Bighted Ovum

Bighted Ovum

Although the term “blighted ovum”, also known as a “anembryonic pregnancy” may not be as commonly known, it occurs much more frequently than most people realize.

A blighted ovum occurs when the placenta develops but no fetus is visible on ultrasound. In most cases the pregnancy would end in a miscarriage.

How do I know if I have or have had a blighted ovum?

In most cases a blighted ovum occurs very early in pregnancy – before most women even realize they are pregnant.

As with a normal pregnancy you may even begin to experience the early pregnancy signs and symptoms. In some cases this is followed by some cramping and minor spotting or bleeding, then ending with your body flushing out the uterine lining and you having a period which may be heavier than normal.

In other cases women simply assume that their pregnancy is on track, as everything appears to be normal. Your hCG levels continue to increase and the placenta continues to grow and support itself. In this case diagnosis is usually made when the week 8 (or near there) ultrasound reveals the womb or birth sac to be empty.

What can cause a blighted ovum?

As mentioned the occurrence of a blighted ovum occurs much more frequently than most people actually realize. In fact about 50% of first trimester miscarriages occur because of a blighted ovum and this is usually the result of chromosomal problems.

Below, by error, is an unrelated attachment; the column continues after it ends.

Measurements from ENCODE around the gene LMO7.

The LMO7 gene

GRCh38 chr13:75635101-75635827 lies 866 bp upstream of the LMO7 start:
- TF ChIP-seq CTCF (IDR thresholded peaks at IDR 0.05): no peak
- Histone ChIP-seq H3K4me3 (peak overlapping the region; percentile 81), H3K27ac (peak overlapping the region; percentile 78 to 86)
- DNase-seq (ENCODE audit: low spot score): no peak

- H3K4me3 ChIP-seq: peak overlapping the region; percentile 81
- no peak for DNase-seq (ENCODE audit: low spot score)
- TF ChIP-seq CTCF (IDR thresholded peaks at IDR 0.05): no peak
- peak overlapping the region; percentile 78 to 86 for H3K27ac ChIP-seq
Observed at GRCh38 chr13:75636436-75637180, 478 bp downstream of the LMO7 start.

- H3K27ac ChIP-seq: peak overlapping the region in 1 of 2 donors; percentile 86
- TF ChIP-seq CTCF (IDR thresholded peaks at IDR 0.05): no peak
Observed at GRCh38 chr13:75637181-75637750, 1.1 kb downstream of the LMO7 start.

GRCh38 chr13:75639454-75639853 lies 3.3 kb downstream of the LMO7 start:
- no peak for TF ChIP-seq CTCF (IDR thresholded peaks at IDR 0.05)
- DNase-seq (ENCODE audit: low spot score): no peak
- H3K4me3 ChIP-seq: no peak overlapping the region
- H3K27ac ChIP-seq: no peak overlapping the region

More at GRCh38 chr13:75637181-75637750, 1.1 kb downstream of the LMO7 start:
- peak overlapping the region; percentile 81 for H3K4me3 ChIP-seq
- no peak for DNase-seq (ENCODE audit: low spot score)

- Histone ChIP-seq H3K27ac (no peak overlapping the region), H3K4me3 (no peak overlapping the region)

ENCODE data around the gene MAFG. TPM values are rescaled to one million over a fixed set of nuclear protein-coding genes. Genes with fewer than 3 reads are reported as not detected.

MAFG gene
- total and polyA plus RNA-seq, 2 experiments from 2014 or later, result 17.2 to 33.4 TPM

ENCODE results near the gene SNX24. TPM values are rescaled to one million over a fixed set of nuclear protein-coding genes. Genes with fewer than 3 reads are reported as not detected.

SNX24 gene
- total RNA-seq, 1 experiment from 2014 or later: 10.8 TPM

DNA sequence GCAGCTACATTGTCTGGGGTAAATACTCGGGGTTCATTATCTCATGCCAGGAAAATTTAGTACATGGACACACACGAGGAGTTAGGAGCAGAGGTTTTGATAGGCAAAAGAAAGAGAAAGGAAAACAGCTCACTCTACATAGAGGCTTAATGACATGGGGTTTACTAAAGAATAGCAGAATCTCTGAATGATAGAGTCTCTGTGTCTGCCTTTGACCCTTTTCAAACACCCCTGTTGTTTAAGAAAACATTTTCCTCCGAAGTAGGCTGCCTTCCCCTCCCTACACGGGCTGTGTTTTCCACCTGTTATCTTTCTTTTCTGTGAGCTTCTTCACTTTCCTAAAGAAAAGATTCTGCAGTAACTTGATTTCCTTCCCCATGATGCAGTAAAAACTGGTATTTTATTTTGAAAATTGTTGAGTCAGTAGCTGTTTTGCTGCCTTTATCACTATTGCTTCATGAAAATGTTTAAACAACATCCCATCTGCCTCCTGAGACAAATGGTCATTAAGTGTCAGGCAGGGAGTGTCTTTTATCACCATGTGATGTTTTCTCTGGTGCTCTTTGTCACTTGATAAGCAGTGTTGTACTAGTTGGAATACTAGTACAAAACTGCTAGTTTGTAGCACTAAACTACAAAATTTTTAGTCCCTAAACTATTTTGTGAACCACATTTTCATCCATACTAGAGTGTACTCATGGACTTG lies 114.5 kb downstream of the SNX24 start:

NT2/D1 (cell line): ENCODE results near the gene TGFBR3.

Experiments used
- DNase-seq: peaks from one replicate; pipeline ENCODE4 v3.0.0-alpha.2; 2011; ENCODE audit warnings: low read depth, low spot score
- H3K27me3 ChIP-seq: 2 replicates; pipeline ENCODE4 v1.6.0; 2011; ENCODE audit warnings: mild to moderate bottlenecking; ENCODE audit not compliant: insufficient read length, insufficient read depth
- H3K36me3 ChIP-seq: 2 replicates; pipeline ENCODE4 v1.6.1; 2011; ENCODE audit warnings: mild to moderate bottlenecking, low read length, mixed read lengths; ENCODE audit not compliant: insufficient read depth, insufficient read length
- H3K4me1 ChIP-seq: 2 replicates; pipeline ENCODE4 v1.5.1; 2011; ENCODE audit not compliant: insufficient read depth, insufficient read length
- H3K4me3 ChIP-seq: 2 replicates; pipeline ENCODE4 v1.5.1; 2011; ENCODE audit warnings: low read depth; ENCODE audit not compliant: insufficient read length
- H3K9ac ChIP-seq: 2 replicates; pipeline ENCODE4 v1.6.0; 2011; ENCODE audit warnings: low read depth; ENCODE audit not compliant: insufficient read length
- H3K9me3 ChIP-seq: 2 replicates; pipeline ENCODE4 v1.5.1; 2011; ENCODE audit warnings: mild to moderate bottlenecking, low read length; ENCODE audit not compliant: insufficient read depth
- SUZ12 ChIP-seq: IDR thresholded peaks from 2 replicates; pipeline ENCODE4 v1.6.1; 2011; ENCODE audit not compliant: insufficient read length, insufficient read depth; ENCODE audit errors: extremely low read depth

In most cases your body would recognize that there are abnormal chromosomes in a fetus and naturally does not try to continue the pregnancy because the fetus will not develop into a normal, healthy baby. This occurs because of abnormal cell division, or poor quality sperm or egg.

D&C or wait for a natural miscarriage?

Should your ultrasound reveal that you have a blighted ovum, it is then left up to you to decide if you should wait for your body to naturally miscarry or to have a D&C.

Most doctors do not recommend a D&C for an early pregnancy loss as it is believed that a woman’s body is capable of passing tissue on it’s own and there is no need for an invasive surgical procedure with a risk of complications.

However, if you want to discover what may have caused the reason for why the pregnancy did not develop properly, then you could have a D&C performed.

Of course there are those who also believe that having a D&C performed would

Can it be prevented & when can I conceive again?

There is nothing that can be done to prevent a blighted ovum. A blighted ovum is often a one-time occurrence and rarely will a woman experience more than one.

You’ll probably get your period again in four to six weeks after you miscarry or have the tissue removed. Some healthcare providers say you can start trying to conceive again after this first period, but others recommend that you wait until you’ve been through another menstrual cycle.

Does having a blighted ovum increase chances of miscarrying again?

Although this will probably be on your mind when you start trying to fall pregnant again, having suffered a blighted ovum doesn’t mean that are at a higher risk of miscarrying again.

Most practitioners will wait until you’ve had two or three consecutive miscarriages to order special blood and genetic tests to try to find out what’s going wrong.

Bighted Ovum